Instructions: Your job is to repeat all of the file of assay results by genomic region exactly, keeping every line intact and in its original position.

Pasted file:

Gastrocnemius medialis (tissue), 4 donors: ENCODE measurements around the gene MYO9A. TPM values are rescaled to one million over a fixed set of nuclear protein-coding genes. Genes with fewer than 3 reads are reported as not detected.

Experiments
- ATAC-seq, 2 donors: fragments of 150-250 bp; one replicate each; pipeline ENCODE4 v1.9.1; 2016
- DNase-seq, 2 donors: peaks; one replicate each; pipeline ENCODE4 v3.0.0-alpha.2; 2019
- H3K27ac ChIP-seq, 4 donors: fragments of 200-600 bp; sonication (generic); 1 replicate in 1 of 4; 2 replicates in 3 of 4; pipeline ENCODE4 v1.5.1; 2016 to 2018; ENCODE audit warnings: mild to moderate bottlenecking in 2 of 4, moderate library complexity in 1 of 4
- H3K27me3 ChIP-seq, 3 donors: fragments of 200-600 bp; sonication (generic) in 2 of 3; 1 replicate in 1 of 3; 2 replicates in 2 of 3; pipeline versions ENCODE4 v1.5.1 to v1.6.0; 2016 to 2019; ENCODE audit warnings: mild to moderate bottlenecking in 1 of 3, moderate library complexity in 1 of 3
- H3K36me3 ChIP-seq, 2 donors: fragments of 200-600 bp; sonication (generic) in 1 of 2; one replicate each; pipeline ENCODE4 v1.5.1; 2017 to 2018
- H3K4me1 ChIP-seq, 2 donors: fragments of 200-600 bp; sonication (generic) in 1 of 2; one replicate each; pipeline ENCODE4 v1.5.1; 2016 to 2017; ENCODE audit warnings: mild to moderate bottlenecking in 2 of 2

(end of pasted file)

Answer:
Gastrocnemius medialis (tissue), 4 donors: ENCODE measurements around the gene MYO9A. TPM values are rescaled to one million over a fixed set of nuclear protein-coding genes. Genes with fewer than 3 reads are reported as not detected.

Experiments
- ATAC-seq, 2 donors: fragments of 150-250 bp; one replicate each; pipeline ENCODE4 v1.9.1; 2016
- DNase-seq, 2 donors: peaks; one replicate each; pipeline ENCODE4 v3.0.0-alpha.2; 2019
- H3K27ac ChIP-seq, 4 donors: fragments of 200-600 bp; sonication (generic); 1 replicate in 1 of 4; 2 replicates in 3 of 4; pipeline ENCODE4 v1.5.1; 2016 to 2018; ENCODE audit warnings: mild to moderate bottlenecking in 2 of 4, moderate library complexity in 1 of 4
- H3K27me3 ChIP-seq, 3 donors: fragments of 200-600 bp; sonication (generic) in 2 of 3; 1 replicate in 1 of 3; 2 replicates in 2 of 3; pipeline versions ENCODE4 v1.5.1 to v1.6.0; 2016 to 2019; ENCODE audit warnings: mild to moderate bottlenecking in 1 of 3, moderate library complexity in 1 of 3
- H3K36me3 ChIP-seq, 2 donors: fragments of 200-600 bp; sonication (generic) in 1 of 2; one replicate each; pipeline ENCODE4 v1.5.1; 2017 to 2018
- H3K4me1 ChIP-seq, 2 donors: fragments of 200-600 bp; sonication (generic) in 1 of 2; one replicate each; pipeline ENCODE4 v1.5.1; 2016 to 2017; ENCODE audit warnings: mild to moderate bottlenecking in 2 of 2